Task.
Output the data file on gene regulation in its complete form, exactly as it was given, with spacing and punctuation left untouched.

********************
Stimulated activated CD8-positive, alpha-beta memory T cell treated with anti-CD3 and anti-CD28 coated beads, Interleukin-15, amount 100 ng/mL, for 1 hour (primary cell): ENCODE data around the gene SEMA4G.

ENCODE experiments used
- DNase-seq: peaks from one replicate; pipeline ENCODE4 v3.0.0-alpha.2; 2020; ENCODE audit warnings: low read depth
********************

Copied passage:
Stimulated activated CD8-positive, alpha-beta memory T cell treated with anti-CD3 and anti-CD28 coated beads, Interleukin-15, amount 100 ng/mL, for 1 hour (primary cell): ENCODE data around the gene SEMA4G.

ENCODE experiments used
- DNase-seq: peaks from one replicate; pipeline ENCODE4 v3.0.0-alpha.2; 2020; ENCODE audit warnings: low read depth